Gus’s Hot Dogs Address & Information

1915 4th Ave N, Birmingham, AL 35203 // 205.251.4540

Gus's Hot Dogs on Urbanspoon


Anonymous said...

You really need to get the regular dog with Sauerkraut and beef like the special or Chili Dog. That is the way Birmingham dogs are most often enjoyed, with others as an occasional splurge.

Cynical Cook said...

Thanks for the suggestion. I'll try that combination the next time I stop by Gus's.

Anonymous said...

Having lived in the suburbs of Birmingham for 14 years and the city itself for 9 I'm a bit befuddled that I didn't know of the "dog" culture until about 2 years ago. Now it's become something of an obsession. I was lucky enough to have sampled Pete's Famous before it closed. I must say in its wake Gus's is as close as comes. I have not tried any of the other Greek hot dog joints just yet. Mostly because I find these two to have honed the craft at its best. Something now I'm trying to perfect at home. I have only gotten close. The "special sauce" differs from place to place but seems to have the same signature. It is however the hardest part of the equation to duplicate. I find that the chili sauce is perhaps easier to pull in a "close". It must be noted that the "special" is a one two punch combo. There is a lightly seasoned ground chuck topping additionally topped with a sauce. It's often confused as being an all together mix like the chili but this is wrong. However the combination does make it difficult to figure out the flavors of each part separately. Perhaps I should order dogs with only those select topping to better taste them alone. It's just that they work so well combined. I'll get there. Now the chili. I don't think this review does it justice. It's a beast of its own. It is dense, mostly meat. Differing greatly from any other hot dog chili I've ever had. All others either have beans or are much more sauce and tomato based. This chili is a dark rich meat paste. It doesn't move. It looks like a sloppy dog but fear not, it stays in place. I've never spilled a drop. It works so well with the awkward shape and nature of a hot dog. I can't see ever eating it alone with a spoon because it was never intended for that. It isn't simply chili added to something. It is chili made for something. I must say, it serves it's purpose well. This isn't the gloopy, runny, chili cheese dog with Hormel and cheese sauce. It is equally as simple but constructed properly for the subject at hand. I will continue to try to perfect this at home having learned it's place in Birmingham culture. As much as I want to capture the true flavor of the originals; being a novice chef, I find myself wanting to play with the overall recipe and put my own signature spin on it. Perhaps that's what makes it more fun and alluring. It's a simple yet confounding recipe with some many possibilities. Who knew hot dogs could become such a hobby.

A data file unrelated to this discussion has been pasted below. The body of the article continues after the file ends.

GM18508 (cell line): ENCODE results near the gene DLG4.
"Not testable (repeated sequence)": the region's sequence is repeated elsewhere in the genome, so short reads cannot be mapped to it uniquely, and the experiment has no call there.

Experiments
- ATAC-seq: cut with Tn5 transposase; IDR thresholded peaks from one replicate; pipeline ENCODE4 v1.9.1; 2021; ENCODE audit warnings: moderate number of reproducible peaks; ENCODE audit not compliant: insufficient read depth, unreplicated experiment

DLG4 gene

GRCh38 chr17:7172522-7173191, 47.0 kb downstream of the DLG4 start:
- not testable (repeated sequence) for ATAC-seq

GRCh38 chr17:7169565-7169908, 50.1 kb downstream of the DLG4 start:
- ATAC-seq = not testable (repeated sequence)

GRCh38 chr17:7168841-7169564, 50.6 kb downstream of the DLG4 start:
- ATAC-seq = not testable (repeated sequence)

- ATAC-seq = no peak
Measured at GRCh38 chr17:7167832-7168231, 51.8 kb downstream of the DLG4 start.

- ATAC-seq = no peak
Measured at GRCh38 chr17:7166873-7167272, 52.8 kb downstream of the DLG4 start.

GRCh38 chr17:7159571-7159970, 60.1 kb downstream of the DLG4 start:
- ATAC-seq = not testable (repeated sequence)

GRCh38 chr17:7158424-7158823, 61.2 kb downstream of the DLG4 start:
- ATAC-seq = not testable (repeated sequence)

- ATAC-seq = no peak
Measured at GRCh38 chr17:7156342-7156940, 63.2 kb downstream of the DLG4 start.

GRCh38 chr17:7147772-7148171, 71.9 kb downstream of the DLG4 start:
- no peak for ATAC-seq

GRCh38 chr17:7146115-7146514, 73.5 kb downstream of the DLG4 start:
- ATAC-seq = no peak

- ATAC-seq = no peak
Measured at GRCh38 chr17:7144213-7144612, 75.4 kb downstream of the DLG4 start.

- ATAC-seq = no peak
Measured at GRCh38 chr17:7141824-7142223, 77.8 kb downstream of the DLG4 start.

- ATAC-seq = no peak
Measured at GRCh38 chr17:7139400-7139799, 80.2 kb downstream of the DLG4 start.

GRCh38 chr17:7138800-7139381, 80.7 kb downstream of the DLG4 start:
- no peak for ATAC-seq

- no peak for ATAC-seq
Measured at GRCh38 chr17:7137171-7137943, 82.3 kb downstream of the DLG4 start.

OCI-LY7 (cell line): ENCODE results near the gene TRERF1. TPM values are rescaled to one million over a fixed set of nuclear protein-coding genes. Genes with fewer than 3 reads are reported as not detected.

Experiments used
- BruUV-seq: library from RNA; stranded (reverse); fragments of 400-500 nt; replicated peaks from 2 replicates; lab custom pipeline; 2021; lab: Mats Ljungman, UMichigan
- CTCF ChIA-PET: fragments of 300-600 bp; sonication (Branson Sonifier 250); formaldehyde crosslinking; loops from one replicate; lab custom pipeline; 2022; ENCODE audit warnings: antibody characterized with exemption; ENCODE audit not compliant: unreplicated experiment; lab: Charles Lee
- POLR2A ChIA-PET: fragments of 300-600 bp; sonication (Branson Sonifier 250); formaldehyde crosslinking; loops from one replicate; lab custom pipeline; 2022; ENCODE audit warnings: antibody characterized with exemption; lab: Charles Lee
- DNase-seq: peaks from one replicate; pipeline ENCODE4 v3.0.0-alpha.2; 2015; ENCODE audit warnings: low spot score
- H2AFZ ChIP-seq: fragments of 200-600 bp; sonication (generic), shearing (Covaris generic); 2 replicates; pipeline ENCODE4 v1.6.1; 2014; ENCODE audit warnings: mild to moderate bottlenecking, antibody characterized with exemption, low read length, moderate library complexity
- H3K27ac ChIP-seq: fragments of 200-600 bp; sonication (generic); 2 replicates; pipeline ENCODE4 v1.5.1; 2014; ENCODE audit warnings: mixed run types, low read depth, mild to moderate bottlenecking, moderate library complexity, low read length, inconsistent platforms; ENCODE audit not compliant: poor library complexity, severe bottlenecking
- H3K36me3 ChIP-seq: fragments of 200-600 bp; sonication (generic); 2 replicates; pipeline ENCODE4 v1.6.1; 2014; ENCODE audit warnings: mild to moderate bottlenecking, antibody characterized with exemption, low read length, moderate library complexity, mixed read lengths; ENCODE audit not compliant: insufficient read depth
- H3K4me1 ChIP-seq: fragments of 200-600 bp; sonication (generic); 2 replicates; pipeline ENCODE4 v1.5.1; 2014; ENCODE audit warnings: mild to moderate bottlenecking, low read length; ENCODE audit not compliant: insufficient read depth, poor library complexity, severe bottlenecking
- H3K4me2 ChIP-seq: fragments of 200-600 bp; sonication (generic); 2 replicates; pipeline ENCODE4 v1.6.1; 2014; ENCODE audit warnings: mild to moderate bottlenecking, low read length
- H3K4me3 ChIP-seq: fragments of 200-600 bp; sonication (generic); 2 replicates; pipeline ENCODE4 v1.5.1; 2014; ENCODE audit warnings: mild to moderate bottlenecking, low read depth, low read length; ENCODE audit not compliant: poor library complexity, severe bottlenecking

Anonymous said...

Tom's Coneys, Downtown was my favorite. Sneaky Pete's has always been great...who wrote this article without even trying the kraut, sauce, mustard and onion variety that is the core of the Birmingham Hotdog Business? A yankee no doubt.

Cynical Cook said...

You got me, I'm such a yankee I was born wearing pinstripes.